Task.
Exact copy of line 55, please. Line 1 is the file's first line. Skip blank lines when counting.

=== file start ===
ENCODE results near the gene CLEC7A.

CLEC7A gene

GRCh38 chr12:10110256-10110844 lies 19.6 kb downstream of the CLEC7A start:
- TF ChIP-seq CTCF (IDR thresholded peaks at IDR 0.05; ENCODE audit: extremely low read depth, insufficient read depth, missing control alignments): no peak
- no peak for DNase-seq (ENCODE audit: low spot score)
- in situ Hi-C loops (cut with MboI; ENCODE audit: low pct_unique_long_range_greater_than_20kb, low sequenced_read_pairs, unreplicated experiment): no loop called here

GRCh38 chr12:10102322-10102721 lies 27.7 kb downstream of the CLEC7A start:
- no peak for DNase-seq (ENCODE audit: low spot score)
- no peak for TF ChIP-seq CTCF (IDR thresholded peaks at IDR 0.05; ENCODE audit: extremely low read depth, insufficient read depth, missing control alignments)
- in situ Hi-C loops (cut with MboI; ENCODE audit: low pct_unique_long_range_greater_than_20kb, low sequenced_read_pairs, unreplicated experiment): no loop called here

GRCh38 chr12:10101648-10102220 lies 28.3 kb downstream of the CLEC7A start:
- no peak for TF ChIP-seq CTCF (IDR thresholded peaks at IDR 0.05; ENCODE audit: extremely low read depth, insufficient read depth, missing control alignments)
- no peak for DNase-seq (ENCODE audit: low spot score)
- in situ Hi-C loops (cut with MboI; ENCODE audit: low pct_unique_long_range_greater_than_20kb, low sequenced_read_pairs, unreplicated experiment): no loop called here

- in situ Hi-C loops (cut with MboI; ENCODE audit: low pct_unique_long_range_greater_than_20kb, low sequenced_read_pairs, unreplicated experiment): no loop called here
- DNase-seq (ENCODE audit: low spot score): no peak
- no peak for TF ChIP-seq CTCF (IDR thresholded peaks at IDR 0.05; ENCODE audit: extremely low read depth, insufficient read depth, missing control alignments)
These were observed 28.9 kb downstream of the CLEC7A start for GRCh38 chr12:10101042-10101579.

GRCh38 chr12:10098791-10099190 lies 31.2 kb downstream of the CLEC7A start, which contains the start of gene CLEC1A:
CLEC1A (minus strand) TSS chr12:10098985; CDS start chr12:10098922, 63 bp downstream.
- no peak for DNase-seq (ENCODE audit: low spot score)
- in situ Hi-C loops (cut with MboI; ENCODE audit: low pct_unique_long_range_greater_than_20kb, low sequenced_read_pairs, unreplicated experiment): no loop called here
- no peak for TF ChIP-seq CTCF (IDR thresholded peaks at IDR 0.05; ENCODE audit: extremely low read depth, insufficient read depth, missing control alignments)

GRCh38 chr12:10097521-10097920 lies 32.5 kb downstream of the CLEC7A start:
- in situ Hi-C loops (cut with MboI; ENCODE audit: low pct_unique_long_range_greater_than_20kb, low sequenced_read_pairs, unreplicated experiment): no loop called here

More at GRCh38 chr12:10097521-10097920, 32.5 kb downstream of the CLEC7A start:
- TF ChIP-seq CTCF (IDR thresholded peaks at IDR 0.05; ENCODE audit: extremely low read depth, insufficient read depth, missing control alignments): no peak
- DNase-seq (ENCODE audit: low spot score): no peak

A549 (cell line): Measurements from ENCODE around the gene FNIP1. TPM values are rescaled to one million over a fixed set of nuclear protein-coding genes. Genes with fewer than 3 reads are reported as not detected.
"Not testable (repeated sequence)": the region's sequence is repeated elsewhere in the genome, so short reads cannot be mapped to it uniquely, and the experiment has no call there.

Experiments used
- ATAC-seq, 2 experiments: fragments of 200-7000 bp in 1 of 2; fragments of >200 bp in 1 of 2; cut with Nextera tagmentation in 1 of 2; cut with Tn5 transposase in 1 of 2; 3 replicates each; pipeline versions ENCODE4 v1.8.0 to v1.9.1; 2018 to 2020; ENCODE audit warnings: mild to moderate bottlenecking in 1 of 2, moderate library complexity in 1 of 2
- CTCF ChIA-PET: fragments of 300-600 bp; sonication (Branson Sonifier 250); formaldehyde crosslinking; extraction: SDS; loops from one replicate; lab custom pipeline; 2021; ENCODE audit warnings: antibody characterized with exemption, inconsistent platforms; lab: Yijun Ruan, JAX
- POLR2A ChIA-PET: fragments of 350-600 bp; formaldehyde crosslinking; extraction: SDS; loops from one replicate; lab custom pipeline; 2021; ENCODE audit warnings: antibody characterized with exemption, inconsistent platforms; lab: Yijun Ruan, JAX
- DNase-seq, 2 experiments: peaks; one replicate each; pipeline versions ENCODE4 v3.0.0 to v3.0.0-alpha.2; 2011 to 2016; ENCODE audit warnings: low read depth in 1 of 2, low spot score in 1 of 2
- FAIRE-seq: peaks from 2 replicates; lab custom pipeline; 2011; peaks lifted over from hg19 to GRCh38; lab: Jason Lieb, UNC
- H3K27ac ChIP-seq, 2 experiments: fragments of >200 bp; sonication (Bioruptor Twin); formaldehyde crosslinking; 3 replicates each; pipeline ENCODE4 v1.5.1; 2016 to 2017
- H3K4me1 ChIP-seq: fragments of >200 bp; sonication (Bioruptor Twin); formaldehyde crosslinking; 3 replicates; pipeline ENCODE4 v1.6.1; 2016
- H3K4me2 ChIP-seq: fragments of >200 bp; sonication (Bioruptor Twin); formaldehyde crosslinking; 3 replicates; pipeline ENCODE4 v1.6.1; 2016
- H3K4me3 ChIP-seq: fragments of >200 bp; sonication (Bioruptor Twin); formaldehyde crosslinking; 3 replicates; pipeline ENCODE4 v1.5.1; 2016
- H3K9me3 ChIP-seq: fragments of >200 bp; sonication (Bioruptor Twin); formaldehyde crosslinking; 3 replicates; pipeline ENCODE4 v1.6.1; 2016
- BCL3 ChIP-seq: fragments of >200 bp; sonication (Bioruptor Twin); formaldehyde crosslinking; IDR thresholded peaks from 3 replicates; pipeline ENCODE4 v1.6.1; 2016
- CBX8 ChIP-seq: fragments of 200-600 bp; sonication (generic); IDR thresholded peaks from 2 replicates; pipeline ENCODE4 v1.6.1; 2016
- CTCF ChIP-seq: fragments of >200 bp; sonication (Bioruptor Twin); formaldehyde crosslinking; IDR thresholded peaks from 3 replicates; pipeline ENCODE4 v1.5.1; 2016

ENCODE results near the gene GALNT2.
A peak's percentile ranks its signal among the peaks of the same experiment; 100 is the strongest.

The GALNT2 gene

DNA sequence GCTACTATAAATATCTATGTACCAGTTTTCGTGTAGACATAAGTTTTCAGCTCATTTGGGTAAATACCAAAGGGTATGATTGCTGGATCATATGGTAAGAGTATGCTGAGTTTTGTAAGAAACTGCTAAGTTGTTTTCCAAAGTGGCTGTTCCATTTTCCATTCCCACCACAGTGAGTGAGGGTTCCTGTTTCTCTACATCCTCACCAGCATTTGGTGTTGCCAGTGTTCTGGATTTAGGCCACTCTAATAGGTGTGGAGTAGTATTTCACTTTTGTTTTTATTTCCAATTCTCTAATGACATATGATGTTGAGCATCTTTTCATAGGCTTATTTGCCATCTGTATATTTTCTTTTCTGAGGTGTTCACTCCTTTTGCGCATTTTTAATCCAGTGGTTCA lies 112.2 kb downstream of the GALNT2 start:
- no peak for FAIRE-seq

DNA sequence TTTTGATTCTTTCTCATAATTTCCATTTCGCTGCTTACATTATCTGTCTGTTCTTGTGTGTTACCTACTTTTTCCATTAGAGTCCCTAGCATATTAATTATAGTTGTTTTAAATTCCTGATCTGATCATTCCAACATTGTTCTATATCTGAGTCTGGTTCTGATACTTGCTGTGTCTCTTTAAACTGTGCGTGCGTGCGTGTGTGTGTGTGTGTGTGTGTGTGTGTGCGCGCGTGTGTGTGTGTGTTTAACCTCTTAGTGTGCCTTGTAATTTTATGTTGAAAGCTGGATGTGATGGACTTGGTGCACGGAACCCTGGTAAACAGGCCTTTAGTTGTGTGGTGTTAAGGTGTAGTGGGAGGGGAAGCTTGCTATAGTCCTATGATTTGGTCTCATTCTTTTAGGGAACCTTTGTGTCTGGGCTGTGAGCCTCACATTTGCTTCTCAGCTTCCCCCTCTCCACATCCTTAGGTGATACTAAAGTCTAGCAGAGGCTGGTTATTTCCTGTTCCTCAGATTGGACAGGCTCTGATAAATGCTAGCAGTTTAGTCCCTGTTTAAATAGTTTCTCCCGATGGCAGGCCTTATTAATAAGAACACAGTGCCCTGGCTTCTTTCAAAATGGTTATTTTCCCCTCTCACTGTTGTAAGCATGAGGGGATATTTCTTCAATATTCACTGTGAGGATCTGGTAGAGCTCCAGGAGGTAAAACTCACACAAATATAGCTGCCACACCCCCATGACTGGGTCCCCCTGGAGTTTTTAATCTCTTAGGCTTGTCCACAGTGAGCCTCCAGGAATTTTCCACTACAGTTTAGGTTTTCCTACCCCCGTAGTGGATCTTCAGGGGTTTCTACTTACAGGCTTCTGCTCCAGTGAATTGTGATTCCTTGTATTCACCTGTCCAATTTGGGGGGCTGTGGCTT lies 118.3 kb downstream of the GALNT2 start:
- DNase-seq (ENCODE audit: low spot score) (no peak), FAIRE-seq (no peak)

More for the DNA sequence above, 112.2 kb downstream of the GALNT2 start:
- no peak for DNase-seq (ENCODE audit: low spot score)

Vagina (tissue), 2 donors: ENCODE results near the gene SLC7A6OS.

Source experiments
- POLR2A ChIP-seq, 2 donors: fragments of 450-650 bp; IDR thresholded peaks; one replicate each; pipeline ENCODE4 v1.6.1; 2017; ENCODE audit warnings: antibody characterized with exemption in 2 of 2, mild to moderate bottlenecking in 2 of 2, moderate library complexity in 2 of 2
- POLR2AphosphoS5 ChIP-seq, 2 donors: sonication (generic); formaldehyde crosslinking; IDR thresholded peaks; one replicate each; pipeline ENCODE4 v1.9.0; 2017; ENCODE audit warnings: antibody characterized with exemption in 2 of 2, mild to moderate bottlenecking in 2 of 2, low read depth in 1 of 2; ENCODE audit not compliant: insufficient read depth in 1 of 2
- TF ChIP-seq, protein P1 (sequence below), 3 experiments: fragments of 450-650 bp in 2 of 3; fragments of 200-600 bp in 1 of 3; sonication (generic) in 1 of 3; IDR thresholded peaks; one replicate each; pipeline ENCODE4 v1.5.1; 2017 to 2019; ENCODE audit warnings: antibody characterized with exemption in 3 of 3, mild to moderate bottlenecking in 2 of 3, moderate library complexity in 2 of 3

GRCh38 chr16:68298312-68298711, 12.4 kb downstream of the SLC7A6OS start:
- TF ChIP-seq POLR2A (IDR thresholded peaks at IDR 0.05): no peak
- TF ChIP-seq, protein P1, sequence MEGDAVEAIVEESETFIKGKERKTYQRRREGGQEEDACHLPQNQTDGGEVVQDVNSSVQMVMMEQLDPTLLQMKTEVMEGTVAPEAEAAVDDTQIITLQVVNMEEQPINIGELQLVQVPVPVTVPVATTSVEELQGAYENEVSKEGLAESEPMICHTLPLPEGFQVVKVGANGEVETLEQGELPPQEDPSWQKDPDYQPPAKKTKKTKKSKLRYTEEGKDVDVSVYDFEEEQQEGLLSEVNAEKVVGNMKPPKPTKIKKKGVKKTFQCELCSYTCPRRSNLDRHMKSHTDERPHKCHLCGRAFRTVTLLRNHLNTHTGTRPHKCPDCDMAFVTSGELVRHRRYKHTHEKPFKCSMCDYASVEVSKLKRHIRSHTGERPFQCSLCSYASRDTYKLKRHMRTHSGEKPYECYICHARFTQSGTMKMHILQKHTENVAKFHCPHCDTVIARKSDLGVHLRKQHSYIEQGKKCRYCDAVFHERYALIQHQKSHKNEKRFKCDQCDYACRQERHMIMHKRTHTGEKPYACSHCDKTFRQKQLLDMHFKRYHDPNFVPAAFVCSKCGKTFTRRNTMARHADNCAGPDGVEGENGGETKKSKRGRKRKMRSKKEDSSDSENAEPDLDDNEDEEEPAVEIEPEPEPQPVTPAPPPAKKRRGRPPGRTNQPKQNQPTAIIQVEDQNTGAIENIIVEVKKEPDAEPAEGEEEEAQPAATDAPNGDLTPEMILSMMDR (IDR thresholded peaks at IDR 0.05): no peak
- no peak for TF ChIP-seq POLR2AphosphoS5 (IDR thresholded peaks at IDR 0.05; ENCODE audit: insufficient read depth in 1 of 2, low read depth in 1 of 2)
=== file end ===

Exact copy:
Source experiments